Durability is a major factor being taken into account to ensure that dwellings will be well-maintained and serve long-term purposes
Political corruption: while Brazil still scored below 50 (where 0 is highly corrupt and 100 is not corrupt at all) in Transparency International’s Corruption Perceptions Index for 2012, it is still considered the 4th least corrupt country in South America
Implications at the city level: presumably, the less corrupt a country is perceived to be, the more governments will institute smart, sustainable decisions Political Indicators Sao Paolo, as one of the largest and most important cities in the Americas, has the opportunity to lead the way in sustainable development for the region. Since the early 1900’s, the area has become highly urbanized leading to various challenges. The population growth has led to Urban Sprawl, and informal settlements on vulnerable areas. The downtown area has dense amount of Urban construction, yet most is not residential, leading in large travel times for most residents and an overloading of the transit system. Although this is true, many breakthroughs for Sao Paulo in Sustainable Urban development are underway:
New mass transit lines under programs such as Urban Operation Água Espraiada
Better housing (interventions from 2005-2012 to improve)
Improving old industrial areas (also due to Urban Operation Água Espraida)
More green areas (Project in progress to increase parks by 195 percent)
Reduction of greenhouse gas emissions (twenty percent from transforming power plants)
New climate change laws (Municipal Committee for Climate Change)
Has resulted in opportunities such as World Expo 2020.
Lofty goals via SP2040 to create the city that residents want:
Every river in city restored, 15 minute walk to reach park, change informal housing to communities integrated within city, commutes of average of 30 minutes, making Sao Paulo an open city with easy connections to the rest of the world.
Comparing New York City and Sao Paulo by measures of sustainable development
Sao Paulo New York
1. GDP Per Capita (Economics) $23,704 $57,329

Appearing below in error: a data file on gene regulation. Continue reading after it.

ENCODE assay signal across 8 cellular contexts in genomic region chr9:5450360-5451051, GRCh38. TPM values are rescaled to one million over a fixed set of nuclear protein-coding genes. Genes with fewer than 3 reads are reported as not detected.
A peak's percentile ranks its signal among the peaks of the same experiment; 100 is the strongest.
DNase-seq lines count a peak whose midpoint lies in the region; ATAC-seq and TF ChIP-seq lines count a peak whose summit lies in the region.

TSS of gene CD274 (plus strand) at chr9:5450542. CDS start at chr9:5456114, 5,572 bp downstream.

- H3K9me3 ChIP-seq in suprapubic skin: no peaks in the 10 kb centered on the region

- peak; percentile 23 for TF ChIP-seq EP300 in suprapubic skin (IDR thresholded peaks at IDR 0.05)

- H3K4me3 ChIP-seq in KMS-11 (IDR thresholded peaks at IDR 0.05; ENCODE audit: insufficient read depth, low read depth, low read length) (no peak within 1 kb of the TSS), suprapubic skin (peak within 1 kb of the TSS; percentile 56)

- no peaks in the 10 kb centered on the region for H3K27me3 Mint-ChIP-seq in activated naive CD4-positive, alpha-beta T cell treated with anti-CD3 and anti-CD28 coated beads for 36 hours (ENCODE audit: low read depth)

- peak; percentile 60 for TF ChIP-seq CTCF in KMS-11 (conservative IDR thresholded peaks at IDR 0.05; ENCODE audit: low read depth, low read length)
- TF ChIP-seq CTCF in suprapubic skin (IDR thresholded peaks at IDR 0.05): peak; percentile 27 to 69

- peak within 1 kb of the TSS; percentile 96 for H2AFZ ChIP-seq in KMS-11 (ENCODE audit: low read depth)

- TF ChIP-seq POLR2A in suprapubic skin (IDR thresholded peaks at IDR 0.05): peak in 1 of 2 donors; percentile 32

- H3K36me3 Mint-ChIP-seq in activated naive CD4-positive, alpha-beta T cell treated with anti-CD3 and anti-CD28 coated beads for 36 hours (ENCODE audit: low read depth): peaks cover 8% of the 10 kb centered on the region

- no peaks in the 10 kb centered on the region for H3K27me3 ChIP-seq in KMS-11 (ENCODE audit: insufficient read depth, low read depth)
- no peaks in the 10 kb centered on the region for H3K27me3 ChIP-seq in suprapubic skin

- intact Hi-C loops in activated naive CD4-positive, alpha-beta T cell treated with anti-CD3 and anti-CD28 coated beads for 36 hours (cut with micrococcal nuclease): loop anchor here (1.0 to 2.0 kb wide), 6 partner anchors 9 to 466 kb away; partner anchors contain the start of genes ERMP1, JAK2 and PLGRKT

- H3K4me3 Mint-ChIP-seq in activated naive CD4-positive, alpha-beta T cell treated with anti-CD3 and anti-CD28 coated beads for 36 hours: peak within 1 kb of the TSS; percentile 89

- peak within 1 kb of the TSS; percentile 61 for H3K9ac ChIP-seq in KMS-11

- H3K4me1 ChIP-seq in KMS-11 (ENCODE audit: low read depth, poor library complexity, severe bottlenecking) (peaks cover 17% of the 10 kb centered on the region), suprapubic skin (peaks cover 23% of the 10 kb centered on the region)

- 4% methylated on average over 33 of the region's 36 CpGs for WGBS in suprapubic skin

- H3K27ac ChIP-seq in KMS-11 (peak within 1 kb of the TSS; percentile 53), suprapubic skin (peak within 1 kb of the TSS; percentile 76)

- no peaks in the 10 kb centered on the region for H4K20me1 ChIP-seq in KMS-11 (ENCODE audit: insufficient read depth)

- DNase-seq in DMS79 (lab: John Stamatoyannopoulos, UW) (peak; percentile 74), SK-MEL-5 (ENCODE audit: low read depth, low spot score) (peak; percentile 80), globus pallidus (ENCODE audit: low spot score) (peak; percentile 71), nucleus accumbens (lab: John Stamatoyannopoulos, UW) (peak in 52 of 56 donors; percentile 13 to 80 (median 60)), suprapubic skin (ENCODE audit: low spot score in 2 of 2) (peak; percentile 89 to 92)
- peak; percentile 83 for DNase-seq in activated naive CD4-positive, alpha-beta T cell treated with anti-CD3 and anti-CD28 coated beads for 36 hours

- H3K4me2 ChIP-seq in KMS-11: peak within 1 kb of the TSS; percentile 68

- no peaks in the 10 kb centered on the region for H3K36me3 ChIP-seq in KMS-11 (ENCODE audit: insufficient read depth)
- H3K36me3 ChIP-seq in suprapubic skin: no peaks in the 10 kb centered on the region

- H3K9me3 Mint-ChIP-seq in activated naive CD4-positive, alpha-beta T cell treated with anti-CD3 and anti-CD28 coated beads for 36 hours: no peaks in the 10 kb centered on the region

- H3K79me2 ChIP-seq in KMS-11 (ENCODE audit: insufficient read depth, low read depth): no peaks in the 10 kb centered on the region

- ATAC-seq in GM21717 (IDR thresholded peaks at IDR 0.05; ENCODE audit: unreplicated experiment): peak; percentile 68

2. Economic performance out 217th 2nd
of 300 world metros
3. Life Expectancy (Health) 75 81
4. Population 20,000,000 18,000 Sao Paulo has one of the biggest economies in Brazil. With an economy that is larger than more than 20 of the states in the United States, Sao Paulo churns out some impressive numbers. Economic factors help to drive the country forward and help keep it strong by bringing money in and providing for the people that populate the area.
GDP: $473 billion (11th in the world)
GDP per capita: $23, 704
Exports in billions (2007-2012): $99.9
The biggest change in Sao Paulo’s economy is coming from the type of jobs being held. However, the largest portion of jobs held (public service positions) only makes up 20% of the economy. This exemplifies the diversity in the job market. Over the past few years, the information sector has seen more growth than in total growth.
Though the economy in Sao Paulo is very large, the growth inside is relatively small. Of 13 Brazilian metros, the GDP growth ranks 10th, long term employment growth ranks 11th, and short term employment growth ranks 12th. These numbers prove that Sao Paulo is a strong economy but doesn’t see the growth that the more developing areas in Brazil are seeing. Economic Indicators An Introduction To Sao Paulo's Success As A Megacity In the 19th century, Sao Paulo prospered as a coffee-growing region and transportation networks were built, which resulted in commercial growth for the city.
By the end of the 19th century, slavery was abolished, resulting in a shortage of labor for coffee fields. Italian and Japanese immigrant laborers came in, as well as others from Portugal and Spain, to help “bleach the race.” This was to counterbalance the amount of African descent present in area.
Sao Paulo became Brazil’s leading industry manufacturer in the 1930s and in the 1950s Brazil saw growth in the industries (became Brazil’s site for foreign-led automobile industry).
In the 1960s, Sao Paulo led in economic and demographic services, which resulted from industrial, commercial, and financial dynamics. This made Sao Paulo the preferred location for multinational corporate headquarters in South America and is considered the business capital of Mercosur.
Today, Sao Paulo is one of the leading cities in Brazil as both an economic and financial center with a population over 15 million. Sao Paulo's Sustainable Growth Indicators Bibliography http://www.helium.com/items/2287384-sao-paulo-brazil-the-history-of-south-americas-megacity